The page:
ENVIRONMENT AND CLIMATE
Yves Ducrot 18, Jul 6 mins
6 mins
The Ritz Herald
Antarctic Peninsula. © John Weller
Antarctic Peninsula at risk: global leaders urged to designate marine protections and update krill fishery

The Antarctic and Southern Ocean Coalition (ASOC) is urging governments at a key meeting this week to bolster political will and make urgently needed progress towards protecting the Antarctic Peninsula and strengthening management of the krill fishery, which threatens this keystone species relied on by iconic predators, from emperor penguins to blue whales.

The Antarctic Peninsula is one of our planet’s most rapidly warming places. It is also a globally important biodiversity hotspot being targeted by industrial fishing.

Representatives of the Member States of the Commission for the Conservation of Antarctic Marine Living Resources (CCAMLR) are meeting in South Korea from July 16-20 for a ‘Harmonization Symposium’ to discuss how to move forward with a proposed marine protected area (MPA) in the Antarctic Peninsula in combination with updated ecosystem-based krill fishery management. The symposium provides an opportunity to break out of the stalemate that has hampered CCAMLR from honoring its 2009 commitment to establish a representative system of large MPAs in the Southern Ocean. Just two MPAs have been created since then, with no further protection agreed since the Ross Sea MPA designation in 2016.

“The Harmonization Symposium should be a turning point for Southern Ocean protection. With this fragile and hugely important region under threat, we can’t afford to miss this chance for real progress. Leaders need to end the political deadlock that’s been crippling CCAMLR for too many years. Opportunities for serious discussions like this don’t come around very often: countries need to make the most of it!”, said Claire Christian, ASOC’s Executive Director.

ASOC is urging CCAMLR Members to seize the opportunity to set a clear pathway towards designating the Antarctic Peninsula MPA,…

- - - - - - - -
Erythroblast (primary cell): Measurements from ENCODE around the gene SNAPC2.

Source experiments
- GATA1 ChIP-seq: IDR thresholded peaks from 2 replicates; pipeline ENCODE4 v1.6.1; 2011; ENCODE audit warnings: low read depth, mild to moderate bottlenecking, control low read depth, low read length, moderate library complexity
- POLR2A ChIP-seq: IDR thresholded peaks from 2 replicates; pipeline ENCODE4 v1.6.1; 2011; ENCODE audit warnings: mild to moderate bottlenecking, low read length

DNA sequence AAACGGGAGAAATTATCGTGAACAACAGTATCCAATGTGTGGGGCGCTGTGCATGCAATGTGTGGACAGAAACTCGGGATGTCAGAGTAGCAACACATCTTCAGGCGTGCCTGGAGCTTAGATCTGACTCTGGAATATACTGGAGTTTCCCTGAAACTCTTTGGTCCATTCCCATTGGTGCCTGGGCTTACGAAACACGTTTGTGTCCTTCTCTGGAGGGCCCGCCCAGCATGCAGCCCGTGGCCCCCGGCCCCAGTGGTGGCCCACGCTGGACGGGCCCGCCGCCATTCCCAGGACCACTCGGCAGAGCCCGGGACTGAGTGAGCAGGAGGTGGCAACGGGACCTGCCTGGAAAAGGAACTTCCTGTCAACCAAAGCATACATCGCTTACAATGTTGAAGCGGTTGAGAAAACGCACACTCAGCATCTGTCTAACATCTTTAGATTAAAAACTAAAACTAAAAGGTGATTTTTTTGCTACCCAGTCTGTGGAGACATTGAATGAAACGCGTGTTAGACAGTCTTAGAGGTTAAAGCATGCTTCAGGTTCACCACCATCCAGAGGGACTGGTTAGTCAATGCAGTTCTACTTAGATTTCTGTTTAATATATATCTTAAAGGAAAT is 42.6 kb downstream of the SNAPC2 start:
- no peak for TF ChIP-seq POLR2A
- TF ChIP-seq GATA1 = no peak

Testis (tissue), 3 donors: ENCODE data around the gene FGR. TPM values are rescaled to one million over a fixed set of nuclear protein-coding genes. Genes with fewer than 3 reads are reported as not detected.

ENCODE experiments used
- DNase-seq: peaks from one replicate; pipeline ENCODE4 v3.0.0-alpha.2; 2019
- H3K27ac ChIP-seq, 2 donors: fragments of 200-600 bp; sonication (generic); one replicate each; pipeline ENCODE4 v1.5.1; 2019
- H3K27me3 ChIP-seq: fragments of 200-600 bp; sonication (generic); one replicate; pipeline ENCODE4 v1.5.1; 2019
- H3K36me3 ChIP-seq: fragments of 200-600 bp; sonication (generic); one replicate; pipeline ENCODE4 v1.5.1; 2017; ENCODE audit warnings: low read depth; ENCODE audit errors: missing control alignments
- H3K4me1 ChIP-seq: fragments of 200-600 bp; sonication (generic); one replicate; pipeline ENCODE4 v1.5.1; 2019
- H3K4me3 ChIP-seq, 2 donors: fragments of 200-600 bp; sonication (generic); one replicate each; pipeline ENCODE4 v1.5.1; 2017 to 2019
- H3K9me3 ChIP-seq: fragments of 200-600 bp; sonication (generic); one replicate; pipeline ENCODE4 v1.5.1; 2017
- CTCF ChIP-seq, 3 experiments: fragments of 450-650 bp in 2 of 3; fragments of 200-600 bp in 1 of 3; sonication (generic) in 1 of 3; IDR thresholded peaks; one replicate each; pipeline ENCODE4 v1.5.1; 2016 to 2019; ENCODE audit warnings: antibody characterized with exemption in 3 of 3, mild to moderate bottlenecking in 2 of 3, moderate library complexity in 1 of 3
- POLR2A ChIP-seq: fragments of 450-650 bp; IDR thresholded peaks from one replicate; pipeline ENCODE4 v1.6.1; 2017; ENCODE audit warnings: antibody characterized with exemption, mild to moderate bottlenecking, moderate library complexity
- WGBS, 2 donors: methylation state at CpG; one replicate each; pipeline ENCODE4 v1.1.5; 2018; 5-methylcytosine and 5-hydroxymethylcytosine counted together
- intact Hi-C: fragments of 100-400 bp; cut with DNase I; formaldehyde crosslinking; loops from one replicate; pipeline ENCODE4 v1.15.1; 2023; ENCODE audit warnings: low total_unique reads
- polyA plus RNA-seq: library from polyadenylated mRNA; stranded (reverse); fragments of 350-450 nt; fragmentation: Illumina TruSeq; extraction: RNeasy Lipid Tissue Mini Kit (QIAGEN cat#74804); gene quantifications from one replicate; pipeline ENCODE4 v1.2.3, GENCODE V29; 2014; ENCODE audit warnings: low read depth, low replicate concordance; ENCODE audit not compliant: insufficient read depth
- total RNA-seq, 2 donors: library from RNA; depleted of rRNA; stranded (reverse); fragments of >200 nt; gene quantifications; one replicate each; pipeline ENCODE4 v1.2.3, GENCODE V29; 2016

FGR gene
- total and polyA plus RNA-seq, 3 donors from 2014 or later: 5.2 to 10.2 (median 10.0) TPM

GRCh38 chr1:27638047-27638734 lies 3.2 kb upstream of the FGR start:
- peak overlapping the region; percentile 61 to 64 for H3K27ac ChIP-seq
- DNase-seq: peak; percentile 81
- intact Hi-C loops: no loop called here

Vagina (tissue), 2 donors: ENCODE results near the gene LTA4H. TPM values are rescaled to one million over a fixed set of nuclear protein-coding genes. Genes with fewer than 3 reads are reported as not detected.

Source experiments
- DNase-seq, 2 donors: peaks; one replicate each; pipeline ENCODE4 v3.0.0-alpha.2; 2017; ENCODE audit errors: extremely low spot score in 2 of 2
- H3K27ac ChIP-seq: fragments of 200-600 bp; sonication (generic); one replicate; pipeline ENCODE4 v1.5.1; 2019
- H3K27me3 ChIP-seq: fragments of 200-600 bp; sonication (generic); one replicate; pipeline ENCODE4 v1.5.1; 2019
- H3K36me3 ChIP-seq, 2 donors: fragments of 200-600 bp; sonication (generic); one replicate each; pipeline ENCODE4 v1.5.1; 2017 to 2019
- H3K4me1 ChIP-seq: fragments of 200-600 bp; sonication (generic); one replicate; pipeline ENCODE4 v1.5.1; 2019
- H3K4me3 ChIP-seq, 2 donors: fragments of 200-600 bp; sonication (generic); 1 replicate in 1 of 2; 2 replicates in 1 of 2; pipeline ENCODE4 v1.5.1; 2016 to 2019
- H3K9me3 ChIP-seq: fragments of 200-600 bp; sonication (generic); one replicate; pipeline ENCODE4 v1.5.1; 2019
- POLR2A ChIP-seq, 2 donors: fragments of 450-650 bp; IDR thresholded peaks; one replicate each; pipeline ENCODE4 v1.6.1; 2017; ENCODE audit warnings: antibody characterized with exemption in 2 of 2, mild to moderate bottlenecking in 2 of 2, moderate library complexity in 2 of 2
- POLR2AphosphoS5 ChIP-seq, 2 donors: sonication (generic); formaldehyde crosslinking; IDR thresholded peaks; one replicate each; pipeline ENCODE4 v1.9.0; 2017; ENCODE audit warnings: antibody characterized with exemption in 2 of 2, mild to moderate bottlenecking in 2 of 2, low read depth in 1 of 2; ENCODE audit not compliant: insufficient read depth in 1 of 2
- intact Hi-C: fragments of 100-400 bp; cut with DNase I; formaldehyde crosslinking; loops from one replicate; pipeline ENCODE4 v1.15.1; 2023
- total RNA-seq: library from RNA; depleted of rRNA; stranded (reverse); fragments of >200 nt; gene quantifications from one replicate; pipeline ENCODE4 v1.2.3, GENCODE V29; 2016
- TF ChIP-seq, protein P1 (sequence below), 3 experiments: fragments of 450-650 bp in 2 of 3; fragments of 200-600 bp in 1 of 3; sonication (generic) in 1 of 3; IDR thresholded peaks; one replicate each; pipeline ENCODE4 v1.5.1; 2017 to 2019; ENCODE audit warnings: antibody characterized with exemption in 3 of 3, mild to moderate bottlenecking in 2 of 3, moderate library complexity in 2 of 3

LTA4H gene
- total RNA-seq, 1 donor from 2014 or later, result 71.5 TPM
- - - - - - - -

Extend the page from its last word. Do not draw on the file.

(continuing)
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Navy Conducts Climate Action Exercise With Caribbean Partners
The Ritz Herald

The Navy conducted a tabletop exercise alongside Caribbean partner nations to explore ways to enhance climate readiness and resilience throughout the region.

The two-day event in San Juan, Puerto Rico, marked the third in a series of exercises held in recent years designed to validate the Navy’s Climate Action 2030…

U.S. Department of Agriculture Scientists Introduce an Online Tool for Water Managers
The Ritz Herald

Scientists at the United States Department of Agriculture (USDA) Southwest Climate Hub and California Climate Hub have developed a browsable map-based tool that addresses water scarcity in the U.S. Southwest.

The Water Adaptation Techniques Atlas (WATA) consolidates over 200 case studies on research and practices that water managers and producers can use to…

Corps of Engineers Updated on Hawaii Wildfire Recovery
The Ritz Herald

The U.S. Army Corps of Engineers Commanding General and 55th Chief of Engineers Lt. Gen. Scott Spellmon, accompanied by Command Sgt. Maj. Douglas Galick, recently visited the Hawaii Wildfires Recovery Field office team on the island of Maui. The visit, which took place on June 12, aimed to assess…

Biden-Harris Administration Announces More Than 9,000 American Climate Corps Members in Positions by End of June, Hosts Inaugural Swearing-in Ceremony
The Ritz Herald

The Biden-Harris Administration hosted the first swearing-in ceremony for members of President Biden’s landmark American Climate Corps – a groundbreaking initiative modeled after Franklin D. Roosevelt’s Civilian Conservation Corps that will put a new, diverse generation of young Americans to work fighting the impacts of climate change today while…

2 mins
United States Department of State, Washington, DC. © Alex Wong
The Ritz Herald